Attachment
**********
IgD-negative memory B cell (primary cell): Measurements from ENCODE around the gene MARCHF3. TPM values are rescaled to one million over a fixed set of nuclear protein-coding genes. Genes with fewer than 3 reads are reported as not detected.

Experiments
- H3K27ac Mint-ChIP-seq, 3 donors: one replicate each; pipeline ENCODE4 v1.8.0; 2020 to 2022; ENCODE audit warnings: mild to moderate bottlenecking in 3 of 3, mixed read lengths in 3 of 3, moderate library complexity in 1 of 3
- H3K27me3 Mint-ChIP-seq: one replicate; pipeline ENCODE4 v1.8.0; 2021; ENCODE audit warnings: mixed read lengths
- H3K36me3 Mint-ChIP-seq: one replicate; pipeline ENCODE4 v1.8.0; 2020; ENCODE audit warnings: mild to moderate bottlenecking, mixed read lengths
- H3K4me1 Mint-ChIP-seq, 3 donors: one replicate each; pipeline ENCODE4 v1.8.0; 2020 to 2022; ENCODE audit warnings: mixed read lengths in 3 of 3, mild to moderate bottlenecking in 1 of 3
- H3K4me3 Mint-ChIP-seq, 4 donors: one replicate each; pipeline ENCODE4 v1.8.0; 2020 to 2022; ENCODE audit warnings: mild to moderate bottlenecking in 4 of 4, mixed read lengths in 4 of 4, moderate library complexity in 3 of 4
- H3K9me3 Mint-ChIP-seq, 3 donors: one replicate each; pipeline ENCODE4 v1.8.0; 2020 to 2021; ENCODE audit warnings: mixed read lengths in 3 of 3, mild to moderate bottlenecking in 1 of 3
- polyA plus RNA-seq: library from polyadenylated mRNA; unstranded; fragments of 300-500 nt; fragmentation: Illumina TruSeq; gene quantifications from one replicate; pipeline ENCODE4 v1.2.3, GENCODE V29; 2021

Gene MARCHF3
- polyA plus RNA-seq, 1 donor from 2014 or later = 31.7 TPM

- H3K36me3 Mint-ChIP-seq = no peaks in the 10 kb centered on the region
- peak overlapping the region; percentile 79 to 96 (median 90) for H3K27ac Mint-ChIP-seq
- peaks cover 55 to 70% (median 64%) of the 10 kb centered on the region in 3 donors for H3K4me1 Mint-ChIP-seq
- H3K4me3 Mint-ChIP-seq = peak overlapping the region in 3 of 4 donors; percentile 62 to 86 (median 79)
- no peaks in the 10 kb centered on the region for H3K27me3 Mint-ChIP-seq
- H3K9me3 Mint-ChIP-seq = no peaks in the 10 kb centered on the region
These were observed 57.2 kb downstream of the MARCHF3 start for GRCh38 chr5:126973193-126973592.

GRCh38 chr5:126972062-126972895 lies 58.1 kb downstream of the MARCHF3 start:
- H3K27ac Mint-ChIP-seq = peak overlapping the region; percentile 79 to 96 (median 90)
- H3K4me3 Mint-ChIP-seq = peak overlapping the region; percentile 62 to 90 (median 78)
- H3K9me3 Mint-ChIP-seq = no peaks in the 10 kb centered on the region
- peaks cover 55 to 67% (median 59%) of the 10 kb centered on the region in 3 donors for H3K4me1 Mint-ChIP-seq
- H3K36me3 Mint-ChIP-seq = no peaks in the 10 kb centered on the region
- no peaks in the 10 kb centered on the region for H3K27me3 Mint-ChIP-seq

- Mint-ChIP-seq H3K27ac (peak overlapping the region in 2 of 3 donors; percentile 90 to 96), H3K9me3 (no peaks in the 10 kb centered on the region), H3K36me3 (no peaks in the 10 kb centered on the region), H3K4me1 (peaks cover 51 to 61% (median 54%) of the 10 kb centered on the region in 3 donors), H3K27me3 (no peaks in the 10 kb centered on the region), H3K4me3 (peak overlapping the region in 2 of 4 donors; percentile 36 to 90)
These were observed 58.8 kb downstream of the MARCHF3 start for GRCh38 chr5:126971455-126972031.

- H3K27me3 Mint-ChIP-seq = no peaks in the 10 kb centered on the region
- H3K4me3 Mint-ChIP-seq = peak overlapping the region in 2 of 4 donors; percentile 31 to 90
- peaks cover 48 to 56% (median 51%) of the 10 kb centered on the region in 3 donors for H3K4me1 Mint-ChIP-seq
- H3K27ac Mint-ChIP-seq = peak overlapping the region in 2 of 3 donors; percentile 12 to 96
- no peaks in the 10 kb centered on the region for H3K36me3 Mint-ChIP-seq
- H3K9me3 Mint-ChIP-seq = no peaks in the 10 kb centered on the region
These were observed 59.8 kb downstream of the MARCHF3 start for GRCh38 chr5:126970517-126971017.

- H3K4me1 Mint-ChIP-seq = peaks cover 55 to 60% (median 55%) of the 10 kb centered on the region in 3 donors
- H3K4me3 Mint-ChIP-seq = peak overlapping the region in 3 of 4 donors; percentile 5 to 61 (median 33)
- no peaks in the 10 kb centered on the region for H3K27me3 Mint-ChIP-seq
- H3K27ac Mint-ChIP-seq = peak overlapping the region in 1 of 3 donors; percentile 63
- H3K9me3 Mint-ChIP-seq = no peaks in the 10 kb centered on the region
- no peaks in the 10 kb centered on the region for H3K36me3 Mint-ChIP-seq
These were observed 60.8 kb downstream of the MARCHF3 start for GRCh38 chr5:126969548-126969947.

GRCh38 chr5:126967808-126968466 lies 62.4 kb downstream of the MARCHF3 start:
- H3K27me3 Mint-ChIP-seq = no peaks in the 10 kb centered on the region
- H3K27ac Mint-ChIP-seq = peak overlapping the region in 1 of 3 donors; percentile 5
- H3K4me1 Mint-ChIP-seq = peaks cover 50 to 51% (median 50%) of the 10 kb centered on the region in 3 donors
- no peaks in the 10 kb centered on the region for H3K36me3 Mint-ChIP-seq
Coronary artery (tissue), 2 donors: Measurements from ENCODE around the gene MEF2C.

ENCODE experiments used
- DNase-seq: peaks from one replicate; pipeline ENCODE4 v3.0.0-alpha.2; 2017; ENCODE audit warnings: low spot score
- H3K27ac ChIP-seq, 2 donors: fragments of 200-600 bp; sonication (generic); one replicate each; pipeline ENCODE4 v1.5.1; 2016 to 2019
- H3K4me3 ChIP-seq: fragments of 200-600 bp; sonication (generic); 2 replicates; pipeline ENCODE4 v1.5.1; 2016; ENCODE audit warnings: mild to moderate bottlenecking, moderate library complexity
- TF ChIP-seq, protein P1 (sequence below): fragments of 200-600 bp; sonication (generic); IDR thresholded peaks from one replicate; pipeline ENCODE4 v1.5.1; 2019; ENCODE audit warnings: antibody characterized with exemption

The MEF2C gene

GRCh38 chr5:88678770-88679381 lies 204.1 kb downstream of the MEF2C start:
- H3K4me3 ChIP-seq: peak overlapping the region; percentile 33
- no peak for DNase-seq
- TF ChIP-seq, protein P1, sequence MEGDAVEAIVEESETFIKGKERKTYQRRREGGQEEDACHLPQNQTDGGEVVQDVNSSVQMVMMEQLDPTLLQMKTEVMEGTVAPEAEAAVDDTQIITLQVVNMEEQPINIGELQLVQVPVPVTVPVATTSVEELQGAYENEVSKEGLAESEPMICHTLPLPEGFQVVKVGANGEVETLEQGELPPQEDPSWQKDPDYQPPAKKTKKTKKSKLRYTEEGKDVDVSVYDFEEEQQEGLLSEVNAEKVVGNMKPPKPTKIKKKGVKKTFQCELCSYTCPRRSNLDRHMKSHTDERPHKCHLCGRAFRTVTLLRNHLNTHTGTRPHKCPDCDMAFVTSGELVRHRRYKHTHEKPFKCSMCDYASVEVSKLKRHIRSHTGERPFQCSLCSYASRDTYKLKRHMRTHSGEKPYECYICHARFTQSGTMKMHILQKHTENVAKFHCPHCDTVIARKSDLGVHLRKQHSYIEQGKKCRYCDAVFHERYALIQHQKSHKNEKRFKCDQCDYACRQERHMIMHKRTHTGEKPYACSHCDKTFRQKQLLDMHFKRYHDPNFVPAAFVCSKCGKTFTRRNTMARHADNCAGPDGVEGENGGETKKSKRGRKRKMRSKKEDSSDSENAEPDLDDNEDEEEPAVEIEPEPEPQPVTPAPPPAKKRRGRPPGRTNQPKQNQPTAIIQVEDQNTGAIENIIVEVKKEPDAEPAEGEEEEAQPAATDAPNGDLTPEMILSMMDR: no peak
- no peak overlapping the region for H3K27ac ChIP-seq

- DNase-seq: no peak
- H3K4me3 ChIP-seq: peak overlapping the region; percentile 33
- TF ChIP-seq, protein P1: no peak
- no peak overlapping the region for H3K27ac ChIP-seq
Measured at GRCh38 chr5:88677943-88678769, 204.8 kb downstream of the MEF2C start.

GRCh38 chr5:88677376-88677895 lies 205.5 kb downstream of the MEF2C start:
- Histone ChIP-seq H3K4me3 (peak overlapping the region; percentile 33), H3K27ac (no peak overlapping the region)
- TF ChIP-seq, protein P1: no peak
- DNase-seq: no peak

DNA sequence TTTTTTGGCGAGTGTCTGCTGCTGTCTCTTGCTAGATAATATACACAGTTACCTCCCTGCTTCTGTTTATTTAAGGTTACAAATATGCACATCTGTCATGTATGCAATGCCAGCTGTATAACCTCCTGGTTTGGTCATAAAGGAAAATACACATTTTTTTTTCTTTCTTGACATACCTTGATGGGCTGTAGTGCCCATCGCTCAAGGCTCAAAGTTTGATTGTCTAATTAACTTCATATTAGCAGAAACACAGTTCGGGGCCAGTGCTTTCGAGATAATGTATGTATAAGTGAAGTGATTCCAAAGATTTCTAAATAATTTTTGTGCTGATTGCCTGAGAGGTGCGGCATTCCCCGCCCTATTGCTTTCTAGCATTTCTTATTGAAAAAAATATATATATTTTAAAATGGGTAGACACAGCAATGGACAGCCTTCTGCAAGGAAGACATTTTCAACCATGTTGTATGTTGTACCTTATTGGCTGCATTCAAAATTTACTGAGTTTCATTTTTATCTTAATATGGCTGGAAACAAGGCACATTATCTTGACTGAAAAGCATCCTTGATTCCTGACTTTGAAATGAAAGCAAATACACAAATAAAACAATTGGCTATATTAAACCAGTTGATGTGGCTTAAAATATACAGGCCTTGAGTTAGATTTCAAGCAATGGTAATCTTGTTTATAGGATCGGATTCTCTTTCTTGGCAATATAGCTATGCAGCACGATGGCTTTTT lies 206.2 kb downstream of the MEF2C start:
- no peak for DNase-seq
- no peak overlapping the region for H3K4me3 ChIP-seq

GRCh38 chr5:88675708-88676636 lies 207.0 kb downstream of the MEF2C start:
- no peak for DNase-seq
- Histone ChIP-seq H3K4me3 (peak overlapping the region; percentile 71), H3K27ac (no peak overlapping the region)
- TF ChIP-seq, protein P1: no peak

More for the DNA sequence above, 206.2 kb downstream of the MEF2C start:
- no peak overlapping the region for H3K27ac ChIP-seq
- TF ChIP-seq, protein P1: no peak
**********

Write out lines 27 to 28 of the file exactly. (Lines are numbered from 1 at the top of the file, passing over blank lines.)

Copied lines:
These were observed 58.8 kb downstream of the MARCHF3 start for GRCh38 chr5:126971455-126972031.

- H3K27me3 Mint-ChIP-seq = no peaks in the 10 kb centered on the region